What is the sum of two countably infinite sets? Another countably infinite set? I am asked to find this in a question.

  • $\begingroup$ When you say that you are being "asked to find this in a question", do you mean it is a homework question? $\endgroup$ – Asaf Karagila Nov 25 '11 at 20:02
  • $\begingroup$ @1 yes i mean union $\endgroup$ – user13791 Nov 25 '11 at 20:04
  • $\begingroup$ @2 this is not my homework question, but my homework question requires this. $\endgroup$ – user13791 Nov 25 '11 at 20:04
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    $\begingroup$ It sounds to me as though this is a homework question. Either way, the answers should fit. Also, instead of @1 you can - and should - write the username it will then notify that user of your reply. $\endgroup$ – Asaf Karagila Nov 25 '11 at 20:05

Hint: Assuming "sum" means "union", let $A = \{a_1, a_2, \dots\}$ and $B = \{b_1 , b_2, \dots\}$ be two countable sets. Consider the map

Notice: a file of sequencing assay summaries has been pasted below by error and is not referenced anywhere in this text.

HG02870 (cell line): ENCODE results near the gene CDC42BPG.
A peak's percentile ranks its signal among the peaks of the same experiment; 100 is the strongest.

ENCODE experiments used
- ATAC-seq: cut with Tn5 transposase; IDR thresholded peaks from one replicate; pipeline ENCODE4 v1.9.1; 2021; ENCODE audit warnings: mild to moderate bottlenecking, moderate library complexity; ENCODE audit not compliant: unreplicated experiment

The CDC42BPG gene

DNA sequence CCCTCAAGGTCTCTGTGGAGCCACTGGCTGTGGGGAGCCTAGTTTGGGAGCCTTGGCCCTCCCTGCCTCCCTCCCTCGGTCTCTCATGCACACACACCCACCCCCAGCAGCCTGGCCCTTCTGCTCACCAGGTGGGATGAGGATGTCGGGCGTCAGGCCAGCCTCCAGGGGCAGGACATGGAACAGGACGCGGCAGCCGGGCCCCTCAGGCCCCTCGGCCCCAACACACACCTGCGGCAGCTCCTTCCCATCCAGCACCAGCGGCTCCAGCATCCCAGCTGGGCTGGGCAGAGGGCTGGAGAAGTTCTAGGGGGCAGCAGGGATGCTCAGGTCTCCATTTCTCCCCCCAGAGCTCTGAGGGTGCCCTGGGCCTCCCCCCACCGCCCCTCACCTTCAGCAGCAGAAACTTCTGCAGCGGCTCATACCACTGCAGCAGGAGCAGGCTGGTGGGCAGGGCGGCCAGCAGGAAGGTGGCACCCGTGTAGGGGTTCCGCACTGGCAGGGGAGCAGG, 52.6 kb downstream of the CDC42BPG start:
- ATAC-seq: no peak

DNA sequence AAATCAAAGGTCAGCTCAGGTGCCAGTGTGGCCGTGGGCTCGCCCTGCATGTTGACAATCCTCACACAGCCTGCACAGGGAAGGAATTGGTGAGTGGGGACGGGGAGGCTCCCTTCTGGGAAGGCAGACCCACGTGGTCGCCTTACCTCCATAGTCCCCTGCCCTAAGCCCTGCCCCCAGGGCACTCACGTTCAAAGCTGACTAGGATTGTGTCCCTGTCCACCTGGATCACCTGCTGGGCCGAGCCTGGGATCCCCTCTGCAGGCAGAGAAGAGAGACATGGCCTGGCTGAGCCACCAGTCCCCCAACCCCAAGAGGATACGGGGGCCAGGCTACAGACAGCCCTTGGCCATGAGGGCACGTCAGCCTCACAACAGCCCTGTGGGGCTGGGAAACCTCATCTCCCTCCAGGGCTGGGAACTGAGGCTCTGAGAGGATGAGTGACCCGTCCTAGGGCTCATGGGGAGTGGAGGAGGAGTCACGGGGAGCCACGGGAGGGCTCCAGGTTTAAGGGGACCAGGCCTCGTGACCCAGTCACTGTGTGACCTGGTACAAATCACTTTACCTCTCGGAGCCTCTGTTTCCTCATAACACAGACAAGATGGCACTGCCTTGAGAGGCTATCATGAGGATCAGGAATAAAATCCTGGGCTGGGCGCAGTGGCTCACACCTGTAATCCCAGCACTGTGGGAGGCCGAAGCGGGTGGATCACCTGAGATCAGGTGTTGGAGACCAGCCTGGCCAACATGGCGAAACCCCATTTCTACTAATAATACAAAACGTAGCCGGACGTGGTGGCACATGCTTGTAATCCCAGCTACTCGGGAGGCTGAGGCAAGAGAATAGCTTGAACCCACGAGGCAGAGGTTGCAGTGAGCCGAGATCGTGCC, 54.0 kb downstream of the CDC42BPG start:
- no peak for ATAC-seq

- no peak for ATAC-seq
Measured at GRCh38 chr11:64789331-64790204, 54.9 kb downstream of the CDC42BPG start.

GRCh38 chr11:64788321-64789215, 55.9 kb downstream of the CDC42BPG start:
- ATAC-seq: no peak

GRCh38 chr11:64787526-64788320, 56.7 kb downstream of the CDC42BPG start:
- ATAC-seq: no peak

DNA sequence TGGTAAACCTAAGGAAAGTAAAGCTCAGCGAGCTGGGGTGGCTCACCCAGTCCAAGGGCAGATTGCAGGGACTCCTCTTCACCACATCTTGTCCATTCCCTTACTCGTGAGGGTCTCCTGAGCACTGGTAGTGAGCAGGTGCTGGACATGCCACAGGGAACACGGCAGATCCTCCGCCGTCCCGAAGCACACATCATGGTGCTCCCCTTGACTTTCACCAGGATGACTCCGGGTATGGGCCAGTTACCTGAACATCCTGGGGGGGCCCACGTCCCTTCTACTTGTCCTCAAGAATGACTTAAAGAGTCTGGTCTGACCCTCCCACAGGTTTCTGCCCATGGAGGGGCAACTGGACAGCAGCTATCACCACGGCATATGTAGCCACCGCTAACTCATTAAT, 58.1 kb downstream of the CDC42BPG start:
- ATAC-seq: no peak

$$ f(n) = \left\{ \begin{array}{ccc} b_{n/2} & & n \text{ is even} \\ a_{\frac{n+1}{2}} & & n \text{ is odd} \end{array} \right.$$

Show that $f(n)$ is a bijection from $\mathbb{N} \to A \cup B$.

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    $\begingroup$ JavaMan's map allows you to count the elements of the union (thus witnessing its countability) by counting as follows: "First element of $A$, First element of $B$, Second element of $A$, Second element of $B$, ..." $\endgroup$ – Austin Mohr Nov 25 '11 at 20:14


Can you count their elements?


For the operation suggested in the question, the proper name is 'union', not sum. The sum of two sets (the Minkowski sum) can be defined as

$$ A+B=\{a+b : a \in A, b \in B\}.$$

In this case, it can be proved that if $A,B$ are countable, then so is $A+B$. First, note that $A \times B \simeq \Bbb{N}\times \Bbb{N}\simeq \Bbb{N} $ ( $ \simeq$ means that they have the same cardinal number).

Then the function $f: A\times B \to A+B $ defined by $f(a,b)=a+b$ is surjective by definition. This means that $\operatorname{card}(A \times B) \geq \operatorname{card}(A+B)$, therefore $A+B$ is countably infinite also.

  • $\begingroup$ The sum can also be defined in cardinalities. The sum of two sets is their disjoint union (take $\{0\}\times A\cup\{1\}\times B$, for example.) $\endgroup$ – Asaf Karagila Nov 25 '11 at 21:33

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